The greater of the first and second integration times may be an integer multiple of the lesser of the first and second integration times. The lesser of the first and second integration times may be a fraction of the time taken to read out one row of pixels. The step of combining the data sets to form a single output data set may comprise stitching the data sets together to ameliorate the dynamic range of the output data set when compared to any one of the other data sets. The output data set and each other data set may all be the same size.
According to a second aspect of the invention, there is provided an image sensor comprising a pixel array and control circuitry adapted to carry out the method of the first aspect.
From a third aspect, a CMOS image sensor according to the second aspect is provided. From a fourth aspect, a digital camera comprising an image sensor comprising a pixel array and control circuitry adapted to carry out the method of any of the first aspect is provided, and in further aspects, a mobile telephone or a webcam comprising the digital camera can be provided.
The present invention will now be described, by way of example only, with reference to the accompanying drawings, in which:
The scheme shown in
This illustrated embodiment can also make use of the concept of fine exposure, whereby the short exposure h1 can be adjusted as a fraction of a line time rather than in integer multiples. Thus the integration wavefront occurs within the previous line being read out. The integration point can be adjusted by single clock periods. A large ratio is then possible between minimum fine exposure and maximum exposure. This can be one clock period to the number of clocks in a full image (easily as much as 1:1,000,000). This imposes an upper limit for the factor k which can be used to extend the image dynamic range.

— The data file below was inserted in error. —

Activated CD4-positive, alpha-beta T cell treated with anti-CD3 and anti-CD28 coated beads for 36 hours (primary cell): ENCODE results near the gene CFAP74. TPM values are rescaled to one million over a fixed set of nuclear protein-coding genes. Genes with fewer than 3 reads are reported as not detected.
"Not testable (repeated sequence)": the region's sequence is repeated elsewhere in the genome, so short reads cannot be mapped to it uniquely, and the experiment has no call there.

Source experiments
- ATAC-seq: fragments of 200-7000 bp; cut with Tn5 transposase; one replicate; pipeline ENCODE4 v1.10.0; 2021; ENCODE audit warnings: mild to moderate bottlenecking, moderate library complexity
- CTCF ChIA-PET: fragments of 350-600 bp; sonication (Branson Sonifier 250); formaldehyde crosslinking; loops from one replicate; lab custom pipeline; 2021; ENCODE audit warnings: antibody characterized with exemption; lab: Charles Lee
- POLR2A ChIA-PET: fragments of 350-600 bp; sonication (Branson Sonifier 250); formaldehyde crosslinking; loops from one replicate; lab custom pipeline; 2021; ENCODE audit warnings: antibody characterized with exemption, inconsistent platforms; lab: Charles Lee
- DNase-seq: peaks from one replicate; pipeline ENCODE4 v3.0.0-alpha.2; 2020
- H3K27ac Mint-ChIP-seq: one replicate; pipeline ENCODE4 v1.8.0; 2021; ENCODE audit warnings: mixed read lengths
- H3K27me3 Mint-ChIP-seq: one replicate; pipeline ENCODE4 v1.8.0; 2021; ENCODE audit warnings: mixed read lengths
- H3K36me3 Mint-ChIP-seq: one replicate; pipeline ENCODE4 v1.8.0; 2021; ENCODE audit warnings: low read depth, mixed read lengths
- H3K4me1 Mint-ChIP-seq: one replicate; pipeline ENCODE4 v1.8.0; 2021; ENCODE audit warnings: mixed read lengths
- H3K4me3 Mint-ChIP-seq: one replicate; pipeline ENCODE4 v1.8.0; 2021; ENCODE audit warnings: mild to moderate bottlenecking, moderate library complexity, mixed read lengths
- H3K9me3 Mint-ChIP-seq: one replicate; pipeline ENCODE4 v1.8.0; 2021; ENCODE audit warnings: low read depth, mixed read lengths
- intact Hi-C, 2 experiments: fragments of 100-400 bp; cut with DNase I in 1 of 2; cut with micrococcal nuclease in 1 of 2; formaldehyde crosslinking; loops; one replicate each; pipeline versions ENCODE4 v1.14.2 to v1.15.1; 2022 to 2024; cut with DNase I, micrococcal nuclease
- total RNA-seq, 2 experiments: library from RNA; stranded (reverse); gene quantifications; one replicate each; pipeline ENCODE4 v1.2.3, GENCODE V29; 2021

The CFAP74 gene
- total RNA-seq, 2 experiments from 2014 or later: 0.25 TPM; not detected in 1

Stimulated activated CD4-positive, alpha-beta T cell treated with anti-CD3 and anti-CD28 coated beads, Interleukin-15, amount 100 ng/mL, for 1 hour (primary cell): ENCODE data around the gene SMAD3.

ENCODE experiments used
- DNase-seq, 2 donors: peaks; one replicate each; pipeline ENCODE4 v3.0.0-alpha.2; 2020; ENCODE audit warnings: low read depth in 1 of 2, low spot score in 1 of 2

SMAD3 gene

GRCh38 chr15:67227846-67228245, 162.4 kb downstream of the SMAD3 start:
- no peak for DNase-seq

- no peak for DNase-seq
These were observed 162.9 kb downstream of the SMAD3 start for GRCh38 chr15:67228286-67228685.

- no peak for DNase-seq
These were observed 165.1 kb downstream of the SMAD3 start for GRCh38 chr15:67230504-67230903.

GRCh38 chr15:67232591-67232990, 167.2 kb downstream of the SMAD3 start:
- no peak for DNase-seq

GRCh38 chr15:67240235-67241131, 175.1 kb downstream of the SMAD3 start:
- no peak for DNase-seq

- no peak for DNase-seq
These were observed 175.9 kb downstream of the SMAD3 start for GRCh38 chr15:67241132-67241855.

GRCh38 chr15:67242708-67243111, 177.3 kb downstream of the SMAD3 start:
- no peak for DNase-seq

The short and long exposure images are read out consecutively from odd and even rows. The short exposure must be kept in a line memory for a line time before being stitched together with the next long exposure line to produce a single output line.
Instead of taking two pictures, each of which has a different exposure time, and then stitching those pictures together, the present invention just takes one picture, in which each line is stitched to maximise dynamic range. This means that no extra frame memory is required, and also eliminates the distortion that would come from taking two separate pictures at different times.
When compared to a standard optical rolling blade, there is a loss of ½ vertical resolution involved in this process. However, this may be acceptable in some situations. For example, the scheme could be implemented when a camera is in a viewfinder mode where image accuracy is not as important, or for an application where a high resolution is not critical, such as a live video display on a small screen in a high resolution imager.
In another embodiment of the invention, only a selection of pixels from each row are selected, either by subsampling or decimation. For example, every second pixel could be selected from each row. This is done in order to maintain the aspect ratio, but results in a resolution which is ¼ of that obtained with the standard technique of
In a further embodiment, the invention is applied to a Bayer colour image. The long and short exposures are applied to line pairs rather than single lines in order to preserve colour sampling properties.
The embodiment illustrated in
Yet a further embodiment of the invention is shown in
The fine exposed row of green/blue pixels is read out while the row of red/green pixels is put back into integration (
Improvements and modifications may be made to the above without departing from the scope of the present invention.
It will also be appreciated that the image sensor of the present invention can be incorporated into a number of different products, including but not limited to a digital camera, an optical mouse, mobile telephone or webcam incorporating the digital camera, or other more specialised imagers used in diverse fields. The man skilled in the art will appreciate that the practical matter of implementing the invention in any of these or other devices is straightforward, and thus will not be described herein in more detail.